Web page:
Filing for bankruptcy is something that most people would rather avoid. It may be a necessary last resort when you can no longer handle your debts, but once you file for bankruptcy, it can be difficult to get financing for something expensive like a car.
No matter which type of bankruptcy you file, there’s one common step you need to take before you can even attempt to buy a vehicle during bankruptcy: getting permission from the court.
According to the legal experts at Nolo.com, a trustee is appointed to every bankruptcy case. A bankruptcy trustee is the go-to source for all things related to your bankruptcy once you file, and acts as the go-between for the court.
Trustees play different roles in different types of bankruptcies. But, no matter if you file a Chapter 7 or Chapter 13, your trustee's job is to examine the paperwork before filing, and to carefully go over anything relevant to your particular bankruptcy.
Trustees are paid by the court, but how willing they are to get involved or to answer any specific questions you may have is going to depend on the trustee.
Trustees in Chapter 7 Bankruptcy
Once you file a Chapter 7 bankruptcy, it’s the trustee’s job to oversee the case, ensure your paperwork is accurate, and sell any property you can't keep in order to repay your creditors. In the case of a Chapter 7, your trustee gets a small percentage of any assets sold, but they have to be fair to you – the debtor – in all transactions.
It's also the trustee’s job to ensure that the information on your petition for bankruptcy is accurate. They do this by examining the documents you provide that prove the information you gave is correct, such as check stubs, bank records, and tax returns.
About a month after filing, you attend a meeting in front of your bankruptcy trustee called a 341 meeting of creditors. During this meeting, which creditors may attend, you have to answer questions about the information you provided in your paperwork while under oath.
Following the 341 meeting, it's now the trustee's job to sell your nonexempt property and divide the profits among your creditors. All of this happens in a very short time frame – typically four to six months.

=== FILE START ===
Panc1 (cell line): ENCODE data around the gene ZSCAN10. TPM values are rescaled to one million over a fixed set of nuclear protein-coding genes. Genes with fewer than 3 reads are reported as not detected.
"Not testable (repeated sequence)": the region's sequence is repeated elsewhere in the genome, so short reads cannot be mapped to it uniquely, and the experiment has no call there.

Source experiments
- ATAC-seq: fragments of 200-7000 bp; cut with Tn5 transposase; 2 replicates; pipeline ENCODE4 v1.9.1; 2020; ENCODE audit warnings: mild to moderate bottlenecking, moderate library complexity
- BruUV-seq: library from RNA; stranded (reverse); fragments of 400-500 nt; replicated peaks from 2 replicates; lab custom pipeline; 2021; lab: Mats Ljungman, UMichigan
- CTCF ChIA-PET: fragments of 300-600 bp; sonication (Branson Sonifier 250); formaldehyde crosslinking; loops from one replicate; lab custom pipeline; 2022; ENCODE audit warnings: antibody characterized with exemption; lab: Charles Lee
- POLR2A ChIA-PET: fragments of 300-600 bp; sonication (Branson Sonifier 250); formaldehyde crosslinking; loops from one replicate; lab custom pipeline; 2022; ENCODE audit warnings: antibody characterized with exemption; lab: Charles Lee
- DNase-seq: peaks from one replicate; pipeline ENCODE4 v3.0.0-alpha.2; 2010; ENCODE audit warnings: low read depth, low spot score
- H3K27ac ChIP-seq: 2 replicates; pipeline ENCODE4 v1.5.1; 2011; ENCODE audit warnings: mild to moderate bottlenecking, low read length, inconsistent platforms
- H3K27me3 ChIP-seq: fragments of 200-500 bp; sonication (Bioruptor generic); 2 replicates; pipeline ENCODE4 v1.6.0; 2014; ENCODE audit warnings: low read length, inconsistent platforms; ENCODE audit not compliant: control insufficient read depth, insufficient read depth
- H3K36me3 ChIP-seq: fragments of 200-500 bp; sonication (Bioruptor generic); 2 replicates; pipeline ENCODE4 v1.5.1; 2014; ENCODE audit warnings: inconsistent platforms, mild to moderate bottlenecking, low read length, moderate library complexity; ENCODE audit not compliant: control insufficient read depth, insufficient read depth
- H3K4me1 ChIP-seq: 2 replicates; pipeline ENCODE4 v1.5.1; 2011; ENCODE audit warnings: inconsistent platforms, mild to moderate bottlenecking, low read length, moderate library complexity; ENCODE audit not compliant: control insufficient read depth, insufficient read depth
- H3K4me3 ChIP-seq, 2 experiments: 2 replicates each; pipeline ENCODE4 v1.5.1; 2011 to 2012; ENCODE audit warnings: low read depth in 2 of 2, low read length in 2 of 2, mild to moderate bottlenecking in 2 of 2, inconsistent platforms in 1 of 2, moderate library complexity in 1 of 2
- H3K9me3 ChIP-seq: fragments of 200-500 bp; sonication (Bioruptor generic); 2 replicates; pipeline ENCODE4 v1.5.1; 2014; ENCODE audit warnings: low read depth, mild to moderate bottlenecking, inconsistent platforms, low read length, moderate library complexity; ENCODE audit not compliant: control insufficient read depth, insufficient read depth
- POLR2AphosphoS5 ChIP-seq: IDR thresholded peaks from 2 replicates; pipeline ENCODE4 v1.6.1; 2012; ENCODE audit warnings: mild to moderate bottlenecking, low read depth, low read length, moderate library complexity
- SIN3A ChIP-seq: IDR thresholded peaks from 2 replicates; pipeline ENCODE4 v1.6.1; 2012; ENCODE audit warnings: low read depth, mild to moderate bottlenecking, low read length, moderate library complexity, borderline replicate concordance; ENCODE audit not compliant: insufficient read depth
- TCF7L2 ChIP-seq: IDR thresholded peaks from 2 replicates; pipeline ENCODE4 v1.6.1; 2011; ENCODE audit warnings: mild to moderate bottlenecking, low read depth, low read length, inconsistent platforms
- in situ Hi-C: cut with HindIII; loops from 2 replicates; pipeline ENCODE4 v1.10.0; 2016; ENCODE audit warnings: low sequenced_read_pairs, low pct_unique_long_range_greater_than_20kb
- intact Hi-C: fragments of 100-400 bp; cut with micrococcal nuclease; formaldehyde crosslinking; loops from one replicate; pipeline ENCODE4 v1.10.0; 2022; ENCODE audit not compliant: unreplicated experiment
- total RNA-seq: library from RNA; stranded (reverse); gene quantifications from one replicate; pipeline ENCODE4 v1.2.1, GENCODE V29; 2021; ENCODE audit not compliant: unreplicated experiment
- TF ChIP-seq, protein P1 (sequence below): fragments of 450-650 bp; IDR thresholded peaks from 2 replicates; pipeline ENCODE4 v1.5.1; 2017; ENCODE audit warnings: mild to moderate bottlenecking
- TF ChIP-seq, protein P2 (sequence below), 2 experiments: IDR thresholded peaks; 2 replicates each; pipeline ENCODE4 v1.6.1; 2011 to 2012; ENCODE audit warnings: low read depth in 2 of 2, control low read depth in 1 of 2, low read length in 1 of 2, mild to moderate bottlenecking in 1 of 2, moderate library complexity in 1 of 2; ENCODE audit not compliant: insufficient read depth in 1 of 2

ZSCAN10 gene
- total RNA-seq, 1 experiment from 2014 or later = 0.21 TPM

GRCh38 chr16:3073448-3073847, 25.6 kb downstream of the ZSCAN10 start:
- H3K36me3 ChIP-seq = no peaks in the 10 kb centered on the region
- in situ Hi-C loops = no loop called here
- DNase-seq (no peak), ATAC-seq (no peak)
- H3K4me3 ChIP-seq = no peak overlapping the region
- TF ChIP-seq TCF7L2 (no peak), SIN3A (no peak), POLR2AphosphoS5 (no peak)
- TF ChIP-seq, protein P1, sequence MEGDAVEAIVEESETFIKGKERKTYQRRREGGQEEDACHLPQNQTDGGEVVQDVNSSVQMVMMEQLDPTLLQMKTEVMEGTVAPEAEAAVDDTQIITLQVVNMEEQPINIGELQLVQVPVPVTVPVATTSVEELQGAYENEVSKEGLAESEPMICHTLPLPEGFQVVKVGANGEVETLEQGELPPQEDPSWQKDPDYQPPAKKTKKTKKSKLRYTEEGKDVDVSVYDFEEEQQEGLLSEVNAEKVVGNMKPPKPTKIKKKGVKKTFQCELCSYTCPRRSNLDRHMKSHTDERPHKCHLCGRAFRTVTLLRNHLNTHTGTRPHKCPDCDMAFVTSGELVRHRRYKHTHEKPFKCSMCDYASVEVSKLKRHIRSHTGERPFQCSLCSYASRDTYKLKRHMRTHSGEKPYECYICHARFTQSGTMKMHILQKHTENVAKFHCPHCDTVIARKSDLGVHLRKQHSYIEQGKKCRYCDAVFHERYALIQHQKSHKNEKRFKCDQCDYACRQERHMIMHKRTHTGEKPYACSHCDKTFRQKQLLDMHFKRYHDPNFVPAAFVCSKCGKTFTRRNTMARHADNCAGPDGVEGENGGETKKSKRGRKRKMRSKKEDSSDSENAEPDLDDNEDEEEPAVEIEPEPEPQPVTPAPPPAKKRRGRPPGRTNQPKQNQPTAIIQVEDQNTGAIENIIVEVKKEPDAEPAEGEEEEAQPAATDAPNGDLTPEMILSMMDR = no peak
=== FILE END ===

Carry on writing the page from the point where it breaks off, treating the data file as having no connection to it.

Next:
Because a Chapter 7 bankruptcy doesn't last long, it can be difficult to get an auto loan during this process. The biggest obstacle to getting a vehicle during Chapter 7 is that the value of your car could be greater than the exemption limit for your state, and therefore could be included as an asset to be sold by your trustee. If this happened, the lender would be forced to charge off most of the loan balance.
Trustees in Chapter 13 Bankruptcy
The trustee's role in a Chapter 13 bankruptcy is very similar to that of a Chapter 7. The major difference is that instead of selling your property in order to pay your creditors, the trustee oversees a repayment plan which allows you to pay all, or much of what, you owe to your creditors over a three- or five-year period.
Your trustee again reviews your paperwork, and assesses the repayment plan, ensuring it's in line with current bankruptcy laws in your state. During the course of your Chapter 13 bankruptcy, the trustee is responsible for collecting and distributing your payments.
Like a Chapter 7, you're required to attend a meeting of creditors, but it's called a Chapter 13 meeting of creditors instead of a 341 meeting. If a creditor finds a problem with the proposed repayment plan, the trustee must then attend a confirmation hearing to tell the judge why they feel the plan meets all the necessary requirements.
You're required to begin sending payments to your trustee within 30 days of filing the bankruptcy. Until the plan is approved by the court, it's the trustee's job to collect your payments until they can be distributed to your creditors.
Because a Chapter 13 is such a long process, there's an option in place that allows you to finance a vehicle during one. Unlike in a Chapter 7, where a car is in danger of being sold as an asset, financing during a Chapter 13 only requires that your loan be repaid without affecting your current repayment plan.
That's why, when you purchase a vehicle during a Chapter 13, you must get a sample buyer's order from a special finance dealership that has lenders that offer bankruptcy financing. This sample buyer's order then gets submitted to your trustee so they can begin the process of getting court approval. This can take some time, and you're unable to complete the financing process until the court gives its approval.
Finding Bankruptcy Auto Loans
Before you decide to get a car during a bankruptcy, make sure you check with your trustee. We're not lawyers, so if you're ever in doubt about any procedure regarding bankruptcy and car buying, you should always consult one.
At the same time, if you need a vehicle and you're in or have been through a Chapter 7 or Chapter 13 bankruptcy, you have to go through the right kind of lender. Typically, this means going through a subprime lender. These lenders have the ability to work with people in many different credit situations, including bankruptcy, and they work exclusively through special finance dealers.
Here at Auto Credit Express, we work with a nationwide network of these dealerships and have been helping match borrowers in need with them for over 20 years. Let us help you get connected to a dealer near you by filling out our easy auto loan request form now.